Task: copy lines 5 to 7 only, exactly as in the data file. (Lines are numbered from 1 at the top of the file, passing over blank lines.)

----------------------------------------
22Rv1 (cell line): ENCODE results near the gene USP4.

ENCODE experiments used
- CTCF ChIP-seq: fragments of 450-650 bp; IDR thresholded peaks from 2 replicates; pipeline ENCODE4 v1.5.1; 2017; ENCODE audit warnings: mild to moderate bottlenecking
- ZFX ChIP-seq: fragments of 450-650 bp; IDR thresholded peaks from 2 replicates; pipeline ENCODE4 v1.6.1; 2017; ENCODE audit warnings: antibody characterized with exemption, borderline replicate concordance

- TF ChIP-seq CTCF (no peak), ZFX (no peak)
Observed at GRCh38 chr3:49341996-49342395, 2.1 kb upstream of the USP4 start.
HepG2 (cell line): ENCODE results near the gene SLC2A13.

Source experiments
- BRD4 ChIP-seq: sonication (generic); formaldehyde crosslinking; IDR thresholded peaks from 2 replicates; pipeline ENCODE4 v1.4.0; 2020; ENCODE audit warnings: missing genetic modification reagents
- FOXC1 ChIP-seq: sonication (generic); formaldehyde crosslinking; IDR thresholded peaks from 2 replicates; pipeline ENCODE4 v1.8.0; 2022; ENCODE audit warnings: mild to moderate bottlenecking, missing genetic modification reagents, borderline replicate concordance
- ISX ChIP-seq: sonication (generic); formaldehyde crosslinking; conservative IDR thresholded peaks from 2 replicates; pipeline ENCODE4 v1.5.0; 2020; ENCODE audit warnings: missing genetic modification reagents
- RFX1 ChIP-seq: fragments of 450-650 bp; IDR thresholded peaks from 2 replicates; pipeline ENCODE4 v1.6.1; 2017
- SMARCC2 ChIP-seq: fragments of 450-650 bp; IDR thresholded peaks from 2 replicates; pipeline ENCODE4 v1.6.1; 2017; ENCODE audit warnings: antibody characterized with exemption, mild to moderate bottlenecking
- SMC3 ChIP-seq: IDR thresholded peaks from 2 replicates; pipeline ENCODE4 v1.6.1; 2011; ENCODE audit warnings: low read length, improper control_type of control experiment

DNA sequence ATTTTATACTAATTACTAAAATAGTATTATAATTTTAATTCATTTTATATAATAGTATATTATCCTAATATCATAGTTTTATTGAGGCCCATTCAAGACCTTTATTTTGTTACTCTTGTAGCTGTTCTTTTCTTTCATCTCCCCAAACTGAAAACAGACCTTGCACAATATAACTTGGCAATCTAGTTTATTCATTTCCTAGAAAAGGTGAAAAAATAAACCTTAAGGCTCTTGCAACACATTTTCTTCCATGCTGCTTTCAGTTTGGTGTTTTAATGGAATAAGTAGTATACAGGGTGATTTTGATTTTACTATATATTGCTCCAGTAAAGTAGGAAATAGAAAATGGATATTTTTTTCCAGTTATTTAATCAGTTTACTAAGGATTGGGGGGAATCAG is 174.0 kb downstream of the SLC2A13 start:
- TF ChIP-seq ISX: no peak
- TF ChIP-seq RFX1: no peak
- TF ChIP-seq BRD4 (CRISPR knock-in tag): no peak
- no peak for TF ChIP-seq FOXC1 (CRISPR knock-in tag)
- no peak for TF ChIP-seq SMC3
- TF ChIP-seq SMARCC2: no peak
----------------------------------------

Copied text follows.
- TF ChIP-seq CTCF (no peak), ZFX (no peak)
Observed at GRCh38 chr3:49341996-49342395, 2.1 kb upstream of the USP4 start.
HepG2 (cell line): ENCODE results near the gene SLC2A13.